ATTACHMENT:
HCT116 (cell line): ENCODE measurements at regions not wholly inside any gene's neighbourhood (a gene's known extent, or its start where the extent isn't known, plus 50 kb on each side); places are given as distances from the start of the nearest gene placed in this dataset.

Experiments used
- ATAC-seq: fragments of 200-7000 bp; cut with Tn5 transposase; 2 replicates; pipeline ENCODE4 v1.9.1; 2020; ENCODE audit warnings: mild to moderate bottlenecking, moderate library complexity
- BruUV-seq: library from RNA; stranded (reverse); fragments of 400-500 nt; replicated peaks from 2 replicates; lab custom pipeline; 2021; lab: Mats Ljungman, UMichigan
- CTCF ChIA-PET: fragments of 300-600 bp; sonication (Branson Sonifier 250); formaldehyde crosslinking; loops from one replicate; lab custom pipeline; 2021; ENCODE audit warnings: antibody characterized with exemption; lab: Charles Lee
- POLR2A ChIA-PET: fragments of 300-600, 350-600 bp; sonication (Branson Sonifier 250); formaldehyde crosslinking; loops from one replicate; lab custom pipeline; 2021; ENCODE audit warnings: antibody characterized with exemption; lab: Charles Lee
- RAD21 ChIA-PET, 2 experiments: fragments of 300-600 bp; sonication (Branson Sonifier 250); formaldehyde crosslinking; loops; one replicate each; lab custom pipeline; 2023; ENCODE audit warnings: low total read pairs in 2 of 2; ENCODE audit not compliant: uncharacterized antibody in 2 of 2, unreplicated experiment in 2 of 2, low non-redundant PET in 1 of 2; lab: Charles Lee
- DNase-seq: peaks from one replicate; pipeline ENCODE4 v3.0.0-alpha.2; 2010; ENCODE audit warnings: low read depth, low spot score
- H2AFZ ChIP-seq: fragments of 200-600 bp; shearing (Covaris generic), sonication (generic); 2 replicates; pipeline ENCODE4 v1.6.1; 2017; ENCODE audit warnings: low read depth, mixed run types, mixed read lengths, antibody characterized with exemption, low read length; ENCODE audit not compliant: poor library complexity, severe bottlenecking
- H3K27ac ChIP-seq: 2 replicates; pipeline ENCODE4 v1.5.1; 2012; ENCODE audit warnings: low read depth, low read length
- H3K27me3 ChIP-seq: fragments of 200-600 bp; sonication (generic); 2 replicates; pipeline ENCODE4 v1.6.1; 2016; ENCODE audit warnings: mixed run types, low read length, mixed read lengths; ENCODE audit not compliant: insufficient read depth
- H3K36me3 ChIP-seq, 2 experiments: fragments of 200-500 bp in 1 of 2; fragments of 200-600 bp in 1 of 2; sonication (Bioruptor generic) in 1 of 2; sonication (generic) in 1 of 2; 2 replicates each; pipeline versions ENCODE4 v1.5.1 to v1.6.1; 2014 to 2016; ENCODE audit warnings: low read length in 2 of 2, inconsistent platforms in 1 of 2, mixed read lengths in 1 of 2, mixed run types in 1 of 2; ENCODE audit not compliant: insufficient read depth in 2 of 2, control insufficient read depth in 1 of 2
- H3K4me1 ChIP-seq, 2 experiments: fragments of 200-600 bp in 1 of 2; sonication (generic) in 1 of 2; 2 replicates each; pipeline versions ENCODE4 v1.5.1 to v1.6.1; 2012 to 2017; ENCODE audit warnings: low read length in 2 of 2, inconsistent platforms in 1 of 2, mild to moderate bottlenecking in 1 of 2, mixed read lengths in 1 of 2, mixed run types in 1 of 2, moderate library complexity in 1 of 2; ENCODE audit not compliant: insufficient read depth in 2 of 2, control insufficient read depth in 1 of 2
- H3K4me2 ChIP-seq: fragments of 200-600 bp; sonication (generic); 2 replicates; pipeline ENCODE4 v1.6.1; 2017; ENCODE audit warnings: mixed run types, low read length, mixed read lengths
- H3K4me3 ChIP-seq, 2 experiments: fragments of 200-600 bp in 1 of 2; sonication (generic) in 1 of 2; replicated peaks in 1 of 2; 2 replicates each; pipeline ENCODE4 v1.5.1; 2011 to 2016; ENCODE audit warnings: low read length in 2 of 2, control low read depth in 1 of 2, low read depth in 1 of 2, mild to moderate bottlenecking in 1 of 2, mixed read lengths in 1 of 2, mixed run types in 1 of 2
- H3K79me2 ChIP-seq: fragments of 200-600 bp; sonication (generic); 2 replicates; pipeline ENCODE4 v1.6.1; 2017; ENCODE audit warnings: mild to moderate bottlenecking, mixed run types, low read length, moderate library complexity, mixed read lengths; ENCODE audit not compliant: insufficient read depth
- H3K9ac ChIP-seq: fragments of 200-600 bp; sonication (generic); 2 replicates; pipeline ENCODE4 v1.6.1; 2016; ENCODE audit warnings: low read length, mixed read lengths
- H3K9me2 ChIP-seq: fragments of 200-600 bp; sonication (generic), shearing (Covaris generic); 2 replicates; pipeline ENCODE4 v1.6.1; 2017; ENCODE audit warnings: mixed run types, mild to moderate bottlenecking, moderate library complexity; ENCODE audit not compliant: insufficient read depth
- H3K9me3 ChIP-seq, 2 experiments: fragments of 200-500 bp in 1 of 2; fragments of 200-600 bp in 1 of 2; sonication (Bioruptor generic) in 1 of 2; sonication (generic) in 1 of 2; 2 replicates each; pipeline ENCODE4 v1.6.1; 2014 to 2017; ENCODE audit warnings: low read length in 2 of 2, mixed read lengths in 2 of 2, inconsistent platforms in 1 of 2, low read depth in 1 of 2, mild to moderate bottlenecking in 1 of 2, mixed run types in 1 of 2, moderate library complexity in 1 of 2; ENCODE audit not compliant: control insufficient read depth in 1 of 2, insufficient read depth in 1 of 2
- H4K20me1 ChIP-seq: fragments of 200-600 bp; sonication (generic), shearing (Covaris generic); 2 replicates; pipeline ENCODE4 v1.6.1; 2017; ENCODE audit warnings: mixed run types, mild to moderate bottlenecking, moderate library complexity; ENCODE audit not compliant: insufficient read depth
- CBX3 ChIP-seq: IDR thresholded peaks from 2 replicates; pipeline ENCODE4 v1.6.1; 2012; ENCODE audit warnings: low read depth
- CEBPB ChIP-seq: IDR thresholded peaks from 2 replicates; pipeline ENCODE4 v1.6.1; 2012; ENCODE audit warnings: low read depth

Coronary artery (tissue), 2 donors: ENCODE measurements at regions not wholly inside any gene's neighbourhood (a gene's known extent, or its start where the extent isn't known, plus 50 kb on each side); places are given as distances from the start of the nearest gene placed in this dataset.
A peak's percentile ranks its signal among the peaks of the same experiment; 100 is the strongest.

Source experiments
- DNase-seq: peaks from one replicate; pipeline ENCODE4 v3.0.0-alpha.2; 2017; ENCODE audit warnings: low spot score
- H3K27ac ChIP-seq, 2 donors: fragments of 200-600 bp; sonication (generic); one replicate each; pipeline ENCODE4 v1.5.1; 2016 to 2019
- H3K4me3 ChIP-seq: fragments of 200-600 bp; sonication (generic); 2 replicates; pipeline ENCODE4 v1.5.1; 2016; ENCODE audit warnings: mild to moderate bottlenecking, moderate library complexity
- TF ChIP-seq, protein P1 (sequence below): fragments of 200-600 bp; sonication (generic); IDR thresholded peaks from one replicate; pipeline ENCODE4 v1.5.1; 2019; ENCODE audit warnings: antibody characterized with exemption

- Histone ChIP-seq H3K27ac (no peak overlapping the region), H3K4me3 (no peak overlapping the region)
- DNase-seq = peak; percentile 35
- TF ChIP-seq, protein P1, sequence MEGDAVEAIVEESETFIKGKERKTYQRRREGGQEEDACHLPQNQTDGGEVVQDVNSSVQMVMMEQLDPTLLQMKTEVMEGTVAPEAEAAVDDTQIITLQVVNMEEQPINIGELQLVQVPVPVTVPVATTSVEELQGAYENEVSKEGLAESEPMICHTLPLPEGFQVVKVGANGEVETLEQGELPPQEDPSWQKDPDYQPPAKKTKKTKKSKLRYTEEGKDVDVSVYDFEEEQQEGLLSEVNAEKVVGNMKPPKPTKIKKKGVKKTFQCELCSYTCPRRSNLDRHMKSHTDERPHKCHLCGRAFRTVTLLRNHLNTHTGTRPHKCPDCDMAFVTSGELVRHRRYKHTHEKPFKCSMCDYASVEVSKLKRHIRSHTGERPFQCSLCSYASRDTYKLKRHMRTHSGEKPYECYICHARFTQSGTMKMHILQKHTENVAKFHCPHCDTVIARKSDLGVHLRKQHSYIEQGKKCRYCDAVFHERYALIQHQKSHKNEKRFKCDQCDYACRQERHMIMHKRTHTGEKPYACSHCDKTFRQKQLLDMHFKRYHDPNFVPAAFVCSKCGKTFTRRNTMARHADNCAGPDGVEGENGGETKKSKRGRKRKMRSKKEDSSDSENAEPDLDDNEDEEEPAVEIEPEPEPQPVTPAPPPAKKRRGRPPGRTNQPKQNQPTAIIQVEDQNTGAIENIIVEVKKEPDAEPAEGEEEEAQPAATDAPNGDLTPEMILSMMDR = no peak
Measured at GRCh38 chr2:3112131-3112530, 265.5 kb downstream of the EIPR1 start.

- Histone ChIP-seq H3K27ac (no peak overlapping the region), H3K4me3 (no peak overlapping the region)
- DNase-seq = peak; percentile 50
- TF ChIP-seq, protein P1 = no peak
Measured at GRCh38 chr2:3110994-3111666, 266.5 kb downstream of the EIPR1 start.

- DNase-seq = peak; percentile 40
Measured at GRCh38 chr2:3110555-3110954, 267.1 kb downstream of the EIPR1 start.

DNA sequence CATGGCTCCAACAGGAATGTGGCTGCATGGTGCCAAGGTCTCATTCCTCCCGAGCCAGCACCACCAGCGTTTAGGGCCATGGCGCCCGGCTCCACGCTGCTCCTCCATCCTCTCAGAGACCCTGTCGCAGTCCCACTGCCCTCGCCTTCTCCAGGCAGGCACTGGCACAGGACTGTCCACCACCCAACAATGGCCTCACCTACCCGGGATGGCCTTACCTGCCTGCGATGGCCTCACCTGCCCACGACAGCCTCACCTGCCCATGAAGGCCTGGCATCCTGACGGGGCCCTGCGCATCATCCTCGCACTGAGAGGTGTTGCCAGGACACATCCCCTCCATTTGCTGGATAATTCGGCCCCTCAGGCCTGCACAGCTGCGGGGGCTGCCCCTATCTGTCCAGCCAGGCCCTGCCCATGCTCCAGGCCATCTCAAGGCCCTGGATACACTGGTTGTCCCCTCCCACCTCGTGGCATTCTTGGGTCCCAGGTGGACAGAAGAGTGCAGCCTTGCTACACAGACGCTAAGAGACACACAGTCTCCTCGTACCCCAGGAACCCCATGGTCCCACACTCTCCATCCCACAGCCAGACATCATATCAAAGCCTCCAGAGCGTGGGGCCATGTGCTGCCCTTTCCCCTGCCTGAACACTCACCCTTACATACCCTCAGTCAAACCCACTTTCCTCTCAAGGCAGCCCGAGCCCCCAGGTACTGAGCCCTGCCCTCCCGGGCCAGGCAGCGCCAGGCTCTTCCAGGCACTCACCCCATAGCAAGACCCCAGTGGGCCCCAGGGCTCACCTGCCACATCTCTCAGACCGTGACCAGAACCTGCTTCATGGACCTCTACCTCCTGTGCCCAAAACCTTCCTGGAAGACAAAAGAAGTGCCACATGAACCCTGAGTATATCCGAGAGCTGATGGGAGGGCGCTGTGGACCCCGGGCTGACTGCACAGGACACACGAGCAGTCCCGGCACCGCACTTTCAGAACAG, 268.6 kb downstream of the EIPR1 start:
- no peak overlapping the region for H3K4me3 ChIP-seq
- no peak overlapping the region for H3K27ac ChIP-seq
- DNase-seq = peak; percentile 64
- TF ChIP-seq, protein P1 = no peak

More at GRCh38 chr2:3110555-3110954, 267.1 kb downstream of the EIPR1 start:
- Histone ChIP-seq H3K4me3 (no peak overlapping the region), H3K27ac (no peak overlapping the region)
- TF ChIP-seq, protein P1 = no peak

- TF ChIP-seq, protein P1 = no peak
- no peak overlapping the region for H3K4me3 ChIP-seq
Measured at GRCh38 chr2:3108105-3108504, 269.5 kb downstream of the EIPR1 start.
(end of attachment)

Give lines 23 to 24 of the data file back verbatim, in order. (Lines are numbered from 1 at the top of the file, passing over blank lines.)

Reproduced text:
Coronary artery (tissue), 2 donors: ENCODE measurements at regions not wholly inside any gene's neighbourhood (a gene's known extent, or its start where the extent isn't known, plus 50 kb on each side); places are given as distances from the start of the nearest gene placed in this dataset.
A peak's percentile ranks its signal among the peaks of the same experiment; 100 is the strongest.